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rodger

RealAir SF260 AP confusion

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Okay, well, this is in fact the same as listening to the engine. only a bit more precise. ;) But I thought you had to keep an eye on the EGT...BTW I also like the very complete checklist that comes with the plane! Only thing I'm missing is when to turn on and off specific lights. What's most realistic? In my other GA-planes I turn on the beacon just before starting the engine and I don't turn it off just before I stop the engine again. Landing, nav en strobe lights are turned on before entering the runway. The SF260 has no taxi-light, so maybe I should turn one of those three lights on sooner...? I turn them off again when I leave the runway after landing. During the flight all lights are on, although I usually turn off landinglight when I am above 10.000.Is this a bit realistic? Or am I being too precise about this all? ;)

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We leave the beacon light on permanently as a safety precaution (got this practice from the Civil Air Patrol). The reason is, is that if for some reason you forget to turn off the master switch-when you exit the plane you will immediately notice. Also, when starting up-it will warn everyone that startup is about to occur-so I'd just set it and leave it on-permanently.As far as the other lights-the Faa recommends landing lights within 10 miles of an airport for collision awareness. However, my plane has strobe anti collision lights so I turn those on -I can't rmemember if the real air has the landing lights on the landing gear but it would be impractical to lower it 10 miles out-strobes would accomplish the same. The other lights I leave off during the day time. Nav's are required on at night.I haven't used the autopilot on the real air (like the poster above I see little reason to-I also do this on my real plane except in extremely long cross countries). However, what you are describing is how these model autopilots perform.http://mywebpages.comcast.net/geofa/pages/rxp-pilot.jpg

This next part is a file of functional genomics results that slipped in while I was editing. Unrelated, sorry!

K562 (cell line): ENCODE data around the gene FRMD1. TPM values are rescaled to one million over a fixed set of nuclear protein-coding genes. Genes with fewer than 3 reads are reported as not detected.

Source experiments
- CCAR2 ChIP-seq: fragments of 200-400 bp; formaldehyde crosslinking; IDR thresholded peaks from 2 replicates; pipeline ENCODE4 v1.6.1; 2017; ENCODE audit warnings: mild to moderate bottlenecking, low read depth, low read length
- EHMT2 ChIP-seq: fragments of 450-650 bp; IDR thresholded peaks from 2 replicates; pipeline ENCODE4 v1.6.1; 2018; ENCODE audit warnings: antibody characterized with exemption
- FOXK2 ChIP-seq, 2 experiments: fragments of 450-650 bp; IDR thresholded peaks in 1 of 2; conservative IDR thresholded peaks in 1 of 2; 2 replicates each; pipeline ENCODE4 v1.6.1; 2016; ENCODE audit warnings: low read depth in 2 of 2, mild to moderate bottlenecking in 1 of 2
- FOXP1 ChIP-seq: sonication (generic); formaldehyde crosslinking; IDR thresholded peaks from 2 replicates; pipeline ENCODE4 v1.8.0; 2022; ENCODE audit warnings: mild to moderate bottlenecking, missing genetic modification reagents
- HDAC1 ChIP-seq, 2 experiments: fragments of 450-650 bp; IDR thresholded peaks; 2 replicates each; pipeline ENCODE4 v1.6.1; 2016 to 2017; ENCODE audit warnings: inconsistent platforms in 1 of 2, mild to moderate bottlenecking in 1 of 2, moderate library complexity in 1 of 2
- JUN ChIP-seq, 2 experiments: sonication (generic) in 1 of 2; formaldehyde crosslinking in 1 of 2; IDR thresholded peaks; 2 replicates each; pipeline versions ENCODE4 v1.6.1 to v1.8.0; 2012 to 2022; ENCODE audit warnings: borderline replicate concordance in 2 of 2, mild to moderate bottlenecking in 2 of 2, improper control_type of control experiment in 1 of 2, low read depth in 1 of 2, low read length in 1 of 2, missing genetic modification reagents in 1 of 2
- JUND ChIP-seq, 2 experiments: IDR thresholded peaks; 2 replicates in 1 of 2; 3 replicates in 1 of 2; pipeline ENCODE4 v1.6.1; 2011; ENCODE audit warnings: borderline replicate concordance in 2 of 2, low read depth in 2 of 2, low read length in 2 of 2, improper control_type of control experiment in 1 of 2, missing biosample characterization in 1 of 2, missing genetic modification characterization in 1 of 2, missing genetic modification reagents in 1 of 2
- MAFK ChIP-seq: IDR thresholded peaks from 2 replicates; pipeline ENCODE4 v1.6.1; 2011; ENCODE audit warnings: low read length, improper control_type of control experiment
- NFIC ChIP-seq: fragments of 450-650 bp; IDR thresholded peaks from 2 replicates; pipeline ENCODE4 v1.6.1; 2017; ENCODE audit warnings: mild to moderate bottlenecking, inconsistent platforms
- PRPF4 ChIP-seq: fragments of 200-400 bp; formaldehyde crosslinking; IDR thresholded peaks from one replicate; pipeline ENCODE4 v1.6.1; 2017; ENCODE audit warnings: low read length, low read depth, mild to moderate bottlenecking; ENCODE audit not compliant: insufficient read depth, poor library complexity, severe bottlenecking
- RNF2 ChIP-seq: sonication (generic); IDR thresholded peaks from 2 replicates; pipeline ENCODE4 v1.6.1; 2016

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Thx for the info! So my beacon-usage was already good. ;) Didn't know about the Nav only at night! I understand that 1. you dont' turn the strobes on by default either, but only within 10 miles from an airfield, and 2. normally you wouldn't use strobes. So... when are they supposed to be used? Anyway, from now on I will keep the beacon on at all times and only use strobes within 10 miles from the airfield. Nav for nights, and landing er... well, I guess only when I need them (taking off or landing at night).Yes, I like to do things are realistic as possible. ;) So... my first flight will be without AP and GPS but manual and VOR to VOR. I'll use the GPS as a backup though, to see if I am going the right direction. ;) No need to make it too difficult! (Well, that has to be my second flight, because first I want to see if I really got it right about the AP!)

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I turn on the strobes when atc calls out traffic, when getting in congested airspace, or near an airport-e.g. when you really want to make sure you are seen. Mine are actually pulse lights-and they can be annoying to others when taxing around or to you when flying in clouds-so I'd have them off then.http://mywebpages.comcast.net/geofa/pages/rxp-pilot.jpg